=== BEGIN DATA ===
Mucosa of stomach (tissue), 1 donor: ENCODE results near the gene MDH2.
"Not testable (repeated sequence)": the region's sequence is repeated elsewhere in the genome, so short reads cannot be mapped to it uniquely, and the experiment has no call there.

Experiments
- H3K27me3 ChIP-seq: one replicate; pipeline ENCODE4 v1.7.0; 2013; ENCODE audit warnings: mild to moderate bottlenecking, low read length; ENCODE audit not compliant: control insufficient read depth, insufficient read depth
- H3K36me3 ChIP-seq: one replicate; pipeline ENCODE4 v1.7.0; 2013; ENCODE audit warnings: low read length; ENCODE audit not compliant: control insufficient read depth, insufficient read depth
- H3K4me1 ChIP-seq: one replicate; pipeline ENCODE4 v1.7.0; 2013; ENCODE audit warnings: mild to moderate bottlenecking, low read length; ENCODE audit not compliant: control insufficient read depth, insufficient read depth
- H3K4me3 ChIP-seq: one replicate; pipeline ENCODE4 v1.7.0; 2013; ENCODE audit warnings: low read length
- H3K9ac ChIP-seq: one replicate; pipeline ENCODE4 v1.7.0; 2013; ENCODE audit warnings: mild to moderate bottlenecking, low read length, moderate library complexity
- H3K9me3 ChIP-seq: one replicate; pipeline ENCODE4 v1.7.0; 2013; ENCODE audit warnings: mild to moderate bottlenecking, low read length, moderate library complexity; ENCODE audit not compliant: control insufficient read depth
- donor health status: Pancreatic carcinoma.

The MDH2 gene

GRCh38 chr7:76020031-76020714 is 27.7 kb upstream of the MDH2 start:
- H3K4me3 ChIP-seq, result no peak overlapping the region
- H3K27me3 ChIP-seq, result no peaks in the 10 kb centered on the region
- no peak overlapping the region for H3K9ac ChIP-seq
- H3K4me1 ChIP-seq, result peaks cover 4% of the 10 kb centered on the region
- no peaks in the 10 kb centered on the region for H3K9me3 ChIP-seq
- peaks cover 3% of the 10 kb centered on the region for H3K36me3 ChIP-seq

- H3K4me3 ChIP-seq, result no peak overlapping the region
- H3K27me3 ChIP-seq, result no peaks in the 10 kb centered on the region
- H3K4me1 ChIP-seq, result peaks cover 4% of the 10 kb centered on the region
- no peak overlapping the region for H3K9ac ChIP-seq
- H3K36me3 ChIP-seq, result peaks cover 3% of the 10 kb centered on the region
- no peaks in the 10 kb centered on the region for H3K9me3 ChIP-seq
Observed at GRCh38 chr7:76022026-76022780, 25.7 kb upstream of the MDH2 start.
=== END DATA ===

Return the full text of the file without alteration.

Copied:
Mucosa of stomach (tissue), 1 donor: ENCODE results near the gene MDH2.
"Not testable (repeated sequence)": the region's sequence is repeated elsewhere in the genome, so short reads cannot be mapped to it uniquely, and the experiment has no call there.

Experiments
- H3K27me3 ChIP-seq: one replicate; pipeline ENCODE4 v1.7.0; 2013; ENCODE audit warnings: mild to moderate bottlenecking, low read length; ENCODE audit not compliant: control insufficient read depth, insufficient read depth
- H3K36me3 ChIP-seq: one replicate; pipeline ENCODE4 v1.7.0; 2013; ENCODE audit warnings: low read length; ENCODE audit not compliant: control insufficient read depth, insufficient read depth
- H3K4me1 ChIP-seq: one replicate; pipeline ENCODE4 v1.7.0; 2013; ENCODE audit warnings: mild to moderate bottlenecking, low read length; ENCODE audit not compliant: control insufficient read depth, insufficient read depth
- H3K4me3 ChIP-seq: one replicate; pipeline ENCODE4 v1.7.0; 2013; ENCODE audit warnings: low read length
- H3K9ac ChIP-seq: one replicate; pipeline ENCODE4 v1.7.0; 2013; ENCODE audit warnings: mild to moderate bottlenecking, low read length, moderate library complexity
- H3K9me3 ChIP-seq: one replicate; pipeline ENCODE4 v1.7.0; 2013; ENCODE audit warnings: mild to moderate bottlenecking, low read length, moderate library complexity; ENCODE audit not compliant: control insufficient read depth
- donor health status: Pancreatic carcinoma.

The MDH2 gene

GRCh38 chr7:76020031-76020714 is 27.7 kb upstream of the MDH2 start:
- H3K4me3 ChIP-seq, result no peak overlapping the region
- H3K27me3 ChIP-seq, result no peaks in the 10 kb centered on the region
- no peak overlapping the region for H3K9ac ChIP-seq
- H3K4me1 ChIP-seq, result peaks cover 4% of the 10 kb centered on the region
- no peaks in the 10 kb centered on the region for H3K9me3 ChIP-seq
- peaks cover 3% of the 10 kb centered on the region for H3K36me3 ChIP-seq

- H3K4me3 ChIP-seq, result no peak overlapping the region
- H3K27me3 ChIP-seq, result no peaks in the 10 kb centered on the region
- H3K4me1 ChIP-seq, result peaks cover 4% of the 10 kb centered on the region
- no peak overlapping the region for H3K9ac ChIP-seq
- H3K36me3 ChIP-seq, result peaks cover 3% of the 10 kb centered on the region
- no peaks in the 10 kb centered on the region for H3K9me3 ChIP-seq
Observed at GRCh38 chr7:76022026-76022780, 25.7 kb upstream of the MDH2 start.